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Human security

  • Mary Kaldor


    (London School of Economics and Political Science London UK)

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    The essay poses the question whether the so-called Arab spring offers the potential to complete the 1989 revolutions. It first discusses what was hoped to be achieved in 1989, and it then argues that the post-1989 arrangements failed to prevent new security challenges from emerging. The Islamist threat came to play the role that the Communist threat had played to the West or the Western threat had played to the East. The essay then turns to the question on what needs to happen if current events are to lead to something better. It argues that there is a need to overcome the legacies of the past and adapt institutions to the global present. The world must move away from nationalist and bloc thinking towards a concept of human security — a concept which came out of the Helsinki Agreements in 1975. The case of the recent intervention in Libya illustrates the need for a human security approach in practice.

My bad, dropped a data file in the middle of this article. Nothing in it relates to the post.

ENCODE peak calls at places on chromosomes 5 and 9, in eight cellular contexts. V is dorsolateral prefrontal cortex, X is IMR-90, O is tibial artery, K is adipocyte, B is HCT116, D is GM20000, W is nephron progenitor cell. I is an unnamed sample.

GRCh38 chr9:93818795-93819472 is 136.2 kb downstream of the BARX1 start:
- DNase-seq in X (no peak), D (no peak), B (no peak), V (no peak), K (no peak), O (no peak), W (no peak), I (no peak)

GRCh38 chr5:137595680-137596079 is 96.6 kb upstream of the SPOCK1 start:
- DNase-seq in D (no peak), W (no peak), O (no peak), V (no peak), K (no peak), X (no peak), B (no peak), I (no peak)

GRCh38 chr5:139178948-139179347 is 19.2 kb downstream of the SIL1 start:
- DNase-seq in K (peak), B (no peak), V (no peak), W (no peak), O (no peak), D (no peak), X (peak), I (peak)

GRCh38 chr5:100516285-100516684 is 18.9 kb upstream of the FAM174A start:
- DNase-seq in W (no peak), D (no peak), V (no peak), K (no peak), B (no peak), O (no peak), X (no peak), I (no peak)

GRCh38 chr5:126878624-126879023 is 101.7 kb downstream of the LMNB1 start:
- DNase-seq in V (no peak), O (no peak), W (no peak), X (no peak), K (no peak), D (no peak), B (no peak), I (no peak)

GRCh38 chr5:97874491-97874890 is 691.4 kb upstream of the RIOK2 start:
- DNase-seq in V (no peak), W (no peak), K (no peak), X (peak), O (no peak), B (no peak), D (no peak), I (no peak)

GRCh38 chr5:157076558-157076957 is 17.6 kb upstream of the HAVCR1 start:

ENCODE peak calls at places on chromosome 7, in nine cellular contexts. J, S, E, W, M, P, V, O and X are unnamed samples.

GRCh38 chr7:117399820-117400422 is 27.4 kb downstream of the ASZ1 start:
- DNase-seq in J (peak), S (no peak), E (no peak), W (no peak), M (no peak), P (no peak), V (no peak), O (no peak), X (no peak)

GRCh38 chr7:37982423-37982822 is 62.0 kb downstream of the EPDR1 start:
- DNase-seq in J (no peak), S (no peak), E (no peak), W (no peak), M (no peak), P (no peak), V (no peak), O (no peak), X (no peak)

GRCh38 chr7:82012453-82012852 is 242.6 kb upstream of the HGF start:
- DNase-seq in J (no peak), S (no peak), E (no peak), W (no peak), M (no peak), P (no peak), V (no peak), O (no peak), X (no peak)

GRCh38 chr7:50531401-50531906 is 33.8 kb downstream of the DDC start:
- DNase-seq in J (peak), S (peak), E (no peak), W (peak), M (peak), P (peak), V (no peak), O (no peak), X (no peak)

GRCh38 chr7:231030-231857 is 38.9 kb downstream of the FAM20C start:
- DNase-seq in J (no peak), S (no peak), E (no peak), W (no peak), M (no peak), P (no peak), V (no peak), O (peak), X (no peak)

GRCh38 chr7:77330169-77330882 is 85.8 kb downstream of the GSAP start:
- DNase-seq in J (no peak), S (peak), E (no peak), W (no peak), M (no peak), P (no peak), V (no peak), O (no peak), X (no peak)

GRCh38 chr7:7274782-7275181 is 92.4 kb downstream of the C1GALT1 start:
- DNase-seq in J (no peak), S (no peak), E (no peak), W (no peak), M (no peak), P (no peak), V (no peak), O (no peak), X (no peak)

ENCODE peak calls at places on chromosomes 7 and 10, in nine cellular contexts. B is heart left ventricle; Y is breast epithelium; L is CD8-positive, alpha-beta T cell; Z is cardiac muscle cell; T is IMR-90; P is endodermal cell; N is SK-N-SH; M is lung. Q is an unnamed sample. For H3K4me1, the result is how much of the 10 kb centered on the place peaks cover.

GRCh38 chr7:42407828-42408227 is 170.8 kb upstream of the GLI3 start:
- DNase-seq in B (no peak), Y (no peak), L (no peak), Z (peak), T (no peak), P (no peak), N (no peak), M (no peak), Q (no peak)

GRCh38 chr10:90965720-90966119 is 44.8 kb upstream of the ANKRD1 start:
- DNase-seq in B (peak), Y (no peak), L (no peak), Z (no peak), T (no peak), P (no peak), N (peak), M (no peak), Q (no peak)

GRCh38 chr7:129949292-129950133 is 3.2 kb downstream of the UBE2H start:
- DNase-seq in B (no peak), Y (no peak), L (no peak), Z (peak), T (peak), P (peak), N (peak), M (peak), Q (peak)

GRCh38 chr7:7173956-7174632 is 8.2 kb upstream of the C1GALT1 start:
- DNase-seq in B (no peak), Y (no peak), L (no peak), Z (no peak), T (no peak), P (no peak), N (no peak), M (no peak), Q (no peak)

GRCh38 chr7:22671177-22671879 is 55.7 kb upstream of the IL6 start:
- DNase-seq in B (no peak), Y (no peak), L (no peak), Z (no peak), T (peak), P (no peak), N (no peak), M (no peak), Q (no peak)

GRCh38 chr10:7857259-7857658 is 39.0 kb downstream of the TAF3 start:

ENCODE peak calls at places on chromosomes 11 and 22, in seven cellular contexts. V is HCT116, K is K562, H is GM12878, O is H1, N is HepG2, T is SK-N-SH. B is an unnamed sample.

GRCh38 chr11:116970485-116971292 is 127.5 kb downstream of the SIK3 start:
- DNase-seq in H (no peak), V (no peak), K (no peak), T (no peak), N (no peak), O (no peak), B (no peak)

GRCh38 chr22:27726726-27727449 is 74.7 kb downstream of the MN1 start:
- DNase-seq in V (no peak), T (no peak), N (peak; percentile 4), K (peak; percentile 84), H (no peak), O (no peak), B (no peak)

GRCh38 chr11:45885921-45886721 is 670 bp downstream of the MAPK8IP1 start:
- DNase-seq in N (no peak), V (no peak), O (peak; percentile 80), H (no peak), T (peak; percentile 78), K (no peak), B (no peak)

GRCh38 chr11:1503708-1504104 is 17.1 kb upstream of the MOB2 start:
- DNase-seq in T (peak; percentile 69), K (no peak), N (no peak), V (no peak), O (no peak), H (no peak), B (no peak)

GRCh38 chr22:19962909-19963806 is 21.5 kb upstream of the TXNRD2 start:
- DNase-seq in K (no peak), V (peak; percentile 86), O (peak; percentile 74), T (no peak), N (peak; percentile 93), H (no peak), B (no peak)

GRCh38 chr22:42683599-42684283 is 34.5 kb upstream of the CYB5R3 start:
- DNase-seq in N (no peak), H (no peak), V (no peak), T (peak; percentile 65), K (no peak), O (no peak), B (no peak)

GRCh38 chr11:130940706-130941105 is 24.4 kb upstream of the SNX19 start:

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    Article provided by Akadémiai Kiadó, Hungary in its journal Society and Economy.

    Volume (Year): 33 (2011)
    Issue (Month): 3 (December)
    Pages: 441-448

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    Handle: RePEc:aka:soceco:v:33:y:2011:i:3:p:441-448
    Note: The author received an honorary doctoral degree from Corvinus University of Budapest on April 18, 2011. This essay is based on the lecture delivered by the author on the occasion.
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    Order Information: Postal: Akadémiai Kiadó Zrt., Prielle K. u. 21-35. Budapest, 1117, Hungary
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